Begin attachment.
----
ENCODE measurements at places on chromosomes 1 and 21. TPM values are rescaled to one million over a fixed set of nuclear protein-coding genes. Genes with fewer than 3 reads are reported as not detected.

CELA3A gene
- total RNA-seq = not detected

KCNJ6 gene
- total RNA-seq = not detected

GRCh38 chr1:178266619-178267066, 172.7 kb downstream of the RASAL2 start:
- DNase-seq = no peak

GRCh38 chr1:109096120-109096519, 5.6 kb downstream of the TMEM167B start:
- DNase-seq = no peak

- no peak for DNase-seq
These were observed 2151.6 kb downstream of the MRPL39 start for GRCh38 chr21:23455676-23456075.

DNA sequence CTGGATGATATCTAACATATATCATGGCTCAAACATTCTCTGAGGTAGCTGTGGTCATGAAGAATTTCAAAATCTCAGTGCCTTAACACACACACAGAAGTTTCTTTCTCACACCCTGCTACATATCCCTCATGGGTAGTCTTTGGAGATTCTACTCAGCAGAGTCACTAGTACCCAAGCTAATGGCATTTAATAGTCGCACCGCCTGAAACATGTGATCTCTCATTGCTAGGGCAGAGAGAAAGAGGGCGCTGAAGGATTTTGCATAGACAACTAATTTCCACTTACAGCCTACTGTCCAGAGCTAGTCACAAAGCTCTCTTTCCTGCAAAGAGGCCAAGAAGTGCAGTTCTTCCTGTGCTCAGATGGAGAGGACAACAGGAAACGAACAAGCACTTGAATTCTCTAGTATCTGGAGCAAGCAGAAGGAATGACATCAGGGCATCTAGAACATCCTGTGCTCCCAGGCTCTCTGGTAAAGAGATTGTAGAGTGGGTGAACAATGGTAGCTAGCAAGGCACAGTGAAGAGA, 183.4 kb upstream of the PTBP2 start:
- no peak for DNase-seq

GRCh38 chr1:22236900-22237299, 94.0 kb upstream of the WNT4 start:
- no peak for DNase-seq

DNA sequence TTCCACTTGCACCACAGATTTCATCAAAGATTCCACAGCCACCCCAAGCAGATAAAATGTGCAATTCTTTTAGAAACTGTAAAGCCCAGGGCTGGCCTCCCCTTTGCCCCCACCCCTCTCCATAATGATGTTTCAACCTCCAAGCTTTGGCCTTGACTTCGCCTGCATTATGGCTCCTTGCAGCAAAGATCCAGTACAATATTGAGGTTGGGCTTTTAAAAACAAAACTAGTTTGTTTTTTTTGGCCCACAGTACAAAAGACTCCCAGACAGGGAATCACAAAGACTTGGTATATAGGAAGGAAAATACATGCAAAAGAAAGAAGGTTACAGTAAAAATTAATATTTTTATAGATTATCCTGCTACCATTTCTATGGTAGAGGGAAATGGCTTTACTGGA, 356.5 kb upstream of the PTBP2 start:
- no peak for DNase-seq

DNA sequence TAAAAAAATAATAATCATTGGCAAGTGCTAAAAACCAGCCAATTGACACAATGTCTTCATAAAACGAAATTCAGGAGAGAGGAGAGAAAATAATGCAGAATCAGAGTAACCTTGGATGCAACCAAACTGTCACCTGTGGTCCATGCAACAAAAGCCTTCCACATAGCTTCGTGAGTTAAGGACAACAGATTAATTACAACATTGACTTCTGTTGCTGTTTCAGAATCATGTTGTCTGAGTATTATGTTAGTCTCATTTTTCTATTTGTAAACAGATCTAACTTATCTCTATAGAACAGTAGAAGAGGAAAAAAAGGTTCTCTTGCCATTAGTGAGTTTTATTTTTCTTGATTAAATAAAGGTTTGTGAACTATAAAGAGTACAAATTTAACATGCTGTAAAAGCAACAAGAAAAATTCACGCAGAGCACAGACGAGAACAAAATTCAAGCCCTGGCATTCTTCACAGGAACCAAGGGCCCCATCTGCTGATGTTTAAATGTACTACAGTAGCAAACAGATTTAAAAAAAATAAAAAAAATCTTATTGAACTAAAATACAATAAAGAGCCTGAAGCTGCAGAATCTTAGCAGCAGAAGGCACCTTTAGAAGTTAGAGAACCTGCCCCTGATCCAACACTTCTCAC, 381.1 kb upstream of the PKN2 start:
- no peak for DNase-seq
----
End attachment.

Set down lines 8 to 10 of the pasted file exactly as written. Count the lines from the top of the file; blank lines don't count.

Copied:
GRCh38 chr1:109096120-109096519, 5.6 kb downstream of the TMEM167B start:
- DNase-seq = no peak

- no peak for DNase-seq